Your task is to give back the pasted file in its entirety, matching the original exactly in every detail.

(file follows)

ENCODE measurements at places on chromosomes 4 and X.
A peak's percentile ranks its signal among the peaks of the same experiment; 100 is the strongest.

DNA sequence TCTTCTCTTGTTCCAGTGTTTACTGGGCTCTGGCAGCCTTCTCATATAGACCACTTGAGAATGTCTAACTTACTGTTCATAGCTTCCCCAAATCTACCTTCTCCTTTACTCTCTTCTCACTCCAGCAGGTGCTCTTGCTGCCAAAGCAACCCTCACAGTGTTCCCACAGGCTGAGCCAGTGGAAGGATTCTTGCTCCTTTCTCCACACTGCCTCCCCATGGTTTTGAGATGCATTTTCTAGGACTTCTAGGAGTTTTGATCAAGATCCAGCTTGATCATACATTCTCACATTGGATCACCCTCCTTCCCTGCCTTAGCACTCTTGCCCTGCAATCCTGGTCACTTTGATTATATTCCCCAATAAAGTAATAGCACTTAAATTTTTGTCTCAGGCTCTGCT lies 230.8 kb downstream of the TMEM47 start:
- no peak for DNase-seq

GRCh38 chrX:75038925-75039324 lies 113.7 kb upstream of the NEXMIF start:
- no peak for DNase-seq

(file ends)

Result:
ENCODE measurements at places on chromosomes 4 and X.
A peak's percentile ranks its signal among the peaks of the same experiment; 100 is the strongest.

DNA sequence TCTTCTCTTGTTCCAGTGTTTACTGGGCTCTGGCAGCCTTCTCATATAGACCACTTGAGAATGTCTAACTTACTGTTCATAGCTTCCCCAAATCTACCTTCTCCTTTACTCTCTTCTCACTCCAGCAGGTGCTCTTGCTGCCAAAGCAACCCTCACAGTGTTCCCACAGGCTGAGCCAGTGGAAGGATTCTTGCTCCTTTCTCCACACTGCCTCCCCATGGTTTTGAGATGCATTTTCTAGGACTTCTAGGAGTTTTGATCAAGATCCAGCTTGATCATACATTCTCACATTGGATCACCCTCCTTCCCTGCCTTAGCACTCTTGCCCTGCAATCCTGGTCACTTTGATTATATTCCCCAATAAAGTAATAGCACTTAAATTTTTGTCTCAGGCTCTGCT lies 230.8 kb downstream of the TMEM47 start:
- no peak for DNase-seq

GRCh38 chrX:75038925-75039324 lies 113.7 kb upstream of the NEXMIF start:
- no peak for DNase-seq